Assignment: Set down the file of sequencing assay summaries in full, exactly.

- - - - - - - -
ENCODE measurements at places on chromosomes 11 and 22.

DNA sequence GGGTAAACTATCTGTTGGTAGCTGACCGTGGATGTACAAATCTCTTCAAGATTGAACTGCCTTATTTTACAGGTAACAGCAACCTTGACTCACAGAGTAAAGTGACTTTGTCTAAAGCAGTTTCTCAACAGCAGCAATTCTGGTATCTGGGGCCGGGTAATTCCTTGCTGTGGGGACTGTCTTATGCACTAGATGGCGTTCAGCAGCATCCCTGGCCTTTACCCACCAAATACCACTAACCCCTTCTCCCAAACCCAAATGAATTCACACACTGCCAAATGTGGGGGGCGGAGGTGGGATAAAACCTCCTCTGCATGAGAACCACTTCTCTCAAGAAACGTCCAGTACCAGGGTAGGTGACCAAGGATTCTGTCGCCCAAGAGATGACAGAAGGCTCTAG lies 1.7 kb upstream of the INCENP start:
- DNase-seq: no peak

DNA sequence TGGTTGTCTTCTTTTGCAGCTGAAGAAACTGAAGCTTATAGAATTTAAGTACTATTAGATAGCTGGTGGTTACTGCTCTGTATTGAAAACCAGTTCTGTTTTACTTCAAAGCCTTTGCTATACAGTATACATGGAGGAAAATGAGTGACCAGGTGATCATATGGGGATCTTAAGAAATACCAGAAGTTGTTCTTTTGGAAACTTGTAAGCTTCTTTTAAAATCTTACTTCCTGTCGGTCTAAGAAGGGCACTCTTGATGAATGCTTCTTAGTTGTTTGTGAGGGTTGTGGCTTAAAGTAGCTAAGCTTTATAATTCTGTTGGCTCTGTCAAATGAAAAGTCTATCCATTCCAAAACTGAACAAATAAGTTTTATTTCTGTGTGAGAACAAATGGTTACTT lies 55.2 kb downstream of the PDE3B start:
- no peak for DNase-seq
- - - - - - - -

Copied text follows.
ENCODE measurements at places on chromosomes 11 and 22.

DNA sequence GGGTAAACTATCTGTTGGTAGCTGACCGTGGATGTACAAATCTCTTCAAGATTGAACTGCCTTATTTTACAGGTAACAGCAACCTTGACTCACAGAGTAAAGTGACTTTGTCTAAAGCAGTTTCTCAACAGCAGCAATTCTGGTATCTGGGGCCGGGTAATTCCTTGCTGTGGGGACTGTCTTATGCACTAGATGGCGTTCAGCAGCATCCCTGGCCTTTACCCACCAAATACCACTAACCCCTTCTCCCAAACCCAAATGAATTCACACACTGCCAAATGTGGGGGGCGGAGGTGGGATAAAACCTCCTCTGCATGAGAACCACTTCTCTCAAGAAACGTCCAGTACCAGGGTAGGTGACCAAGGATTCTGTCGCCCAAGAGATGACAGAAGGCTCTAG lies 1.7 kb upstream of the INCENP start:
- DNase-seq: no peak

DNA sequence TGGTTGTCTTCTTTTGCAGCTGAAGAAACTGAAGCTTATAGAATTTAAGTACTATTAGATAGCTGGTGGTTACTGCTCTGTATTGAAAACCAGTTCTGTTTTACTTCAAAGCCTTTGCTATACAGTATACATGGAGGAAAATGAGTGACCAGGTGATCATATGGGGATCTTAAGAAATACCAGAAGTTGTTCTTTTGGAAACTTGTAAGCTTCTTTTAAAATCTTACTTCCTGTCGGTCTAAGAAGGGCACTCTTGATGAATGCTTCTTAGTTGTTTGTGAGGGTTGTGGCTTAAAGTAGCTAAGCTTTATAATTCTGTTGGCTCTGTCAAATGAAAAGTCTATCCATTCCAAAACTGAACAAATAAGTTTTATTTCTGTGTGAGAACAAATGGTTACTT lies 55.2 kb downstream of the PDE3B start:
- no peak for DNase-seq